From Hugo Salinas Price:
In 2001 we elaborated the text for a Congressional Bill which
would establish the method for monetizing the “Libertad”
silver ounce in Mexico. Today, the idea of silver money is well known among Mexicans and we believe it is only a matter of time for this Bill to be approved. It is presently awaiting a vote in the Congress.
However, this project can also be carried out in any other country; all it requires is for that country to mint its own silver ounce and follow the fundamental outline which we have proposed for the Mexican silver ounce.
The Treasury is the entity that could and should monetize the
silver ounce for the UK. For the British Treasury the monetization of a silver coin would
constitute an important source of income, since all of Europe – indeed the whole world - would wish to possess this coin of supreme quality. We must underline that the emission of this coin and its sale to the public implies no risk at all nor future responsibility for the issuer. Gresham’s Law, working in reverse, guarantees this: good money never seeks to exchange itself for bad money.
Such a coin of superior quality incorporates within itself its own reserve in the form of a silver content which represents the greater part of its monetary value. Issuing this coin does not mean that the pound ceases to be the currency of the UK. The monetized silver ounce becomes a part of currency in circulation, in parallel with paper and digital pounds.
I. Elements for monetizing the silver ounce in British Pounds
This measure should not be regarded as a move to a “silver standard”.
Once the design of the silver ounce has been approved and the coin has been minted it will be given a quoted monetary value by the Treasury. We must state at this point that the effective monetization of the silver ounce requires as an indispensable condition: that it shall not bear an engraved monetary value.
We shall explain the reason for this condition, further on.......read on
Tuesday, February 1, 2011
The one commodity which has so far sneaked quietly between the cracks of rampant limit up opens and overnight price surges, just happens to be the most important one: rice.
If the price of rice were to follow the same fate as wheat, not to mention chocolate, and if the world starts getting visuals of what is happening in Egypt transposed a few thousand miles east, smack in the middle of Guangdong province, then not even the Sack Frost dynamic futures lifting duo will be able to do much to instill confidence that the revolution is progressing "better than analyst estimates." And it appears that the seeds of rice's price surge may already have been planted. Bloomberg reports that "U.S. farmers are planting the fewest acres with rice since 1989 just as global demand surpasses production for the first time in four years, driving prices as much as 12 percent higher by December. Plantings in the U.S., the third-biggest shipper, may drop 25 percent this year because growers can earn more from corn and soybeans, according to the median in a Bloomberg survey of nine analysts and farmers.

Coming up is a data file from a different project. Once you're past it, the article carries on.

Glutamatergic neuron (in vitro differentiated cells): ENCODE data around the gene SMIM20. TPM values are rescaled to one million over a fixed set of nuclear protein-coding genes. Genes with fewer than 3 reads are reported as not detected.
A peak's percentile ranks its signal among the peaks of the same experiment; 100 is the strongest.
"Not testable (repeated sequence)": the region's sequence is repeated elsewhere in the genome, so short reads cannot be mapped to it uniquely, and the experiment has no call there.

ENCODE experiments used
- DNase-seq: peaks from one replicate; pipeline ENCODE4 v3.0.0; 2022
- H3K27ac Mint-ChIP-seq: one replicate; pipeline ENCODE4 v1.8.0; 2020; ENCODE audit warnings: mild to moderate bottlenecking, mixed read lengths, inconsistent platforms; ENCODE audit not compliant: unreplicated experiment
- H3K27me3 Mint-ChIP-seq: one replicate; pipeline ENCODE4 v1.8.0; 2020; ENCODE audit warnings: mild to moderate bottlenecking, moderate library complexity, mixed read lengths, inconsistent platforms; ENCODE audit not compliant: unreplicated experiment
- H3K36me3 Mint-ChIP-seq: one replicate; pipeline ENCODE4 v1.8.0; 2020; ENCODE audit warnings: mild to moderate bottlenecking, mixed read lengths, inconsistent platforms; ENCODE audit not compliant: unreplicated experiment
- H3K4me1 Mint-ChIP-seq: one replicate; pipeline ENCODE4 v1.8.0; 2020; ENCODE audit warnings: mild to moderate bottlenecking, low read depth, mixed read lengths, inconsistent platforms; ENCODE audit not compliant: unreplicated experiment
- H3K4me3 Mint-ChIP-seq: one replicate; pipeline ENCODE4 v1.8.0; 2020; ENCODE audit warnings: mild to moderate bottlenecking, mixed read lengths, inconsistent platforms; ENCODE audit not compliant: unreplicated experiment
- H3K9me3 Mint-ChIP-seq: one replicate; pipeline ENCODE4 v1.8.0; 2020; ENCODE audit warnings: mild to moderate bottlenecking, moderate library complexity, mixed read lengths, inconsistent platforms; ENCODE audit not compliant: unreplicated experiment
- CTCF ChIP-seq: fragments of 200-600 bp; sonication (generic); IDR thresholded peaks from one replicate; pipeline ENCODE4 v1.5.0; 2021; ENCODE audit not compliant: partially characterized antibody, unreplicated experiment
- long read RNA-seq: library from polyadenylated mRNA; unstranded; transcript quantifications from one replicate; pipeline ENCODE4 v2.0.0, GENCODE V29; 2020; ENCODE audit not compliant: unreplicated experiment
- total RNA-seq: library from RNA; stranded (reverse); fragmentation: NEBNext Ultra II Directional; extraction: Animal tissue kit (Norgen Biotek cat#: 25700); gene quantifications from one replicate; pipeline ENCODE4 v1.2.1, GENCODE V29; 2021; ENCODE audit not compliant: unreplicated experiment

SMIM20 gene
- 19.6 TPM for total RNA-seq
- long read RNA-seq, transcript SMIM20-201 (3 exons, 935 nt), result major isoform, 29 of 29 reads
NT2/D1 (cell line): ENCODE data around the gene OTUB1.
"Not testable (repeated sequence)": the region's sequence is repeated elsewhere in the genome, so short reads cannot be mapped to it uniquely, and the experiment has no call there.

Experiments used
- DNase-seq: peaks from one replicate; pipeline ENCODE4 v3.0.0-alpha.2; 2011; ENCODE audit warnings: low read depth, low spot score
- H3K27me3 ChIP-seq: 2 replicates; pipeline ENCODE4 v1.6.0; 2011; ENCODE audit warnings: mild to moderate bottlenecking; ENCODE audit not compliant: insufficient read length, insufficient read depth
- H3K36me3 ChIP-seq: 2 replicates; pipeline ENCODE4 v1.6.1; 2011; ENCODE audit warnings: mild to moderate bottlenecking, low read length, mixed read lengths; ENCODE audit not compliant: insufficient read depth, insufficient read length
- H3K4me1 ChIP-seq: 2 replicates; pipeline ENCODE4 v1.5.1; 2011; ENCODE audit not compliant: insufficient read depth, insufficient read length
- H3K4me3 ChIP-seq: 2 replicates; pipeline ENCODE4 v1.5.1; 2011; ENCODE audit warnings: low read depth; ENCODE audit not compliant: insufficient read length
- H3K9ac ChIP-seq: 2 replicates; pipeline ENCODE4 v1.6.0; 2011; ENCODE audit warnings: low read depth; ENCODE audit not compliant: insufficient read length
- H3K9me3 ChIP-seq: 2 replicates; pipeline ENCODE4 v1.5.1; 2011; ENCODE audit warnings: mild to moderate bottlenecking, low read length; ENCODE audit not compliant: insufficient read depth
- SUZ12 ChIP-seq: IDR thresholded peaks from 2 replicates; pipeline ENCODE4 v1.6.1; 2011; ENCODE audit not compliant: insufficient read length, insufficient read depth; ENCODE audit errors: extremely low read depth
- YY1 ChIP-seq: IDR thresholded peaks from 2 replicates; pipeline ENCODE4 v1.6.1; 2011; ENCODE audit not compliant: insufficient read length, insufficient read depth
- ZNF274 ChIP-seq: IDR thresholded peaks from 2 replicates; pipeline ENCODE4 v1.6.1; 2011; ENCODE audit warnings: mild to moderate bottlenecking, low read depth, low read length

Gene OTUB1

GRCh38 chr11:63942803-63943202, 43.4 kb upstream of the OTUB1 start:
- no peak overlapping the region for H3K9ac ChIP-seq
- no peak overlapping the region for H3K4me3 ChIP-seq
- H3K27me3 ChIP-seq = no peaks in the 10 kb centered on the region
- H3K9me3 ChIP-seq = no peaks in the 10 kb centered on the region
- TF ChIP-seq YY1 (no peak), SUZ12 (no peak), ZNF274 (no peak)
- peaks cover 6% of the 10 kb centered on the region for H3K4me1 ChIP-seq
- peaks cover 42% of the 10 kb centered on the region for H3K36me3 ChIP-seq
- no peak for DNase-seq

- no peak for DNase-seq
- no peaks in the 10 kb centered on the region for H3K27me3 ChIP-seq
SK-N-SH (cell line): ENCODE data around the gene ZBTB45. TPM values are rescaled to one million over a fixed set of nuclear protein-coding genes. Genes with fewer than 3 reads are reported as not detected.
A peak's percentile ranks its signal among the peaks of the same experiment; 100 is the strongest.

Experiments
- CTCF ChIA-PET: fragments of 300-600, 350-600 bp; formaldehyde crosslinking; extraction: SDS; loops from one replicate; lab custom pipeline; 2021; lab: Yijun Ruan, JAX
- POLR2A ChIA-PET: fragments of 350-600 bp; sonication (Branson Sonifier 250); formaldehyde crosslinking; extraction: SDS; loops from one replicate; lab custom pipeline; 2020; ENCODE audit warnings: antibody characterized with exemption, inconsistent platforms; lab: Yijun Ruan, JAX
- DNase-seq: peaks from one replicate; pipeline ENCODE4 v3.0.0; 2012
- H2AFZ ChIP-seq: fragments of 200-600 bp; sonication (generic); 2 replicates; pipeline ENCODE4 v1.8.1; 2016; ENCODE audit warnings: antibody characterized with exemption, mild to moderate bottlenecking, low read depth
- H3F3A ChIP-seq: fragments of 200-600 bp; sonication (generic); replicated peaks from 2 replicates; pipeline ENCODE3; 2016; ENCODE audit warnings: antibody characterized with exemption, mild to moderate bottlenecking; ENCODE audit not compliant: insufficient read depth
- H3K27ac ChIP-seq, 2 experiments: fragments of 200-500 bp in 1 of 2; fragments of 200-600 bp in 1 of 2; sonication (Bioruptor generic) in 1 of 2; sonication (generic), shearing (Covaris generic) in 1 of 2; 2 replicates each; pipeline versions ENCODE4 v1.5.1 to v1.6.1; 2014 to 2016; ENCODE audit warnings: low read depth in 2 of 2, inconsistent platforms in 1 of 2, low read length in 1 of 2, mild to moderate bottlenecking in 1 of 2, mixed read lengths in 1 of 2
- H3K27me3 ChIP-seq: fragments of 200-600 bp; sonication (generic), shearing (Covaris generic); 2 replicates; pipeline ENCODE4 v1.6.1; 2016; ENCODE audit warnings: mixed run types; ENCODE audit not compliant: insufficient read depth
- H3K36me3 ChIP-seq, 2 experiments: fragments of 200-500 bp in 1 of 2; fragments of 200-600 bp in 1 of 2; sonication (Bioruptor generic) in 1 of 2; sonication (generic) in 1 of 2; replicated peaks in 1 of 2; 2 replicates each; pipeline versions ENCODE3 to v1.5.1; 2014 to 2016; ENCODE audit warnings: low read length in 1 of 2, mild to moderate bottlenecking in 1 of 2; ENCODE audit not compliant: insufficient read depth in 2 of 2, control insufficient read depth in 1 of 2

Rice, the staple food for half the world, declined 4 percent last year, extending a 2.9 percent drop in 2009. The other crops jumped 34 percent or more." Zero Hedge predicted in October of last year that the next real bubble will be rice. We stand by this prediction, which has so far not been validated presumably due to some quite interesting behind the scenes PM-for-food arrangement between China and one of the very popular US TBTFs......read on
Jim Rickards discusses multiple reserve currencies and a possible gold standard with Eric King of King World News......listen here
From Gold Corp:
People's Bank of China adviser Xia Bin told the Economic Information Daily today that China should steadily increase its holdings of gold, silver and other precious metals. In an interview with the paper Xia said that “holdings of gold and silver can help establish the yuan as an international currency by increasing China's "final payment capacity." He advised buying precious metals on the dips and while gold and silver are marginally lower today, the remarks are another long term positive for the gold market.
Only last month, Xia made similar comments saying that the People’s Bank of China should diversify their massive $2.7 trillion foreign exchange reserves away from US dollars and increase their gold reserves as a long term strategy in order to help internationalise the yuan. The Chinese wish to make the yuan an accepted international reserve currency and establish it as a currency that will be used for payment and settlement in international trade.
China’s gold holdings, at 1,054 tonnes, remain miniscule compared to the over 8,000 tonnes held by the US Federal Reserve (gold only accounts for 1.6 percent of China’s massive currency reserves). With the supply and demand equation already tight due to international investment demand and central banks having become net buyers rather than net sellers, even a small amount of diversification out of their US dollar holdings and into gold should lead to much higher gold prices.
The reference to silver was important as it marks the first time in modern times that a central bank advisor or official has spoken about diversifying currency reserves into silver. It shows how the Chinese view silver as money rather than as simply a commodity to be consumed. Indeed, the Chinese like most of the world, used silver as currency for most of their history.
The comments may signal the start of a growing shift from seeing silver purely as an industrial commodity to seeing silver more like gold – as both an industrial commodity but more importantly as a store of value and as money. As Milton Friedman pointed out, the major monetary metal throughout history was silver, rather than gold.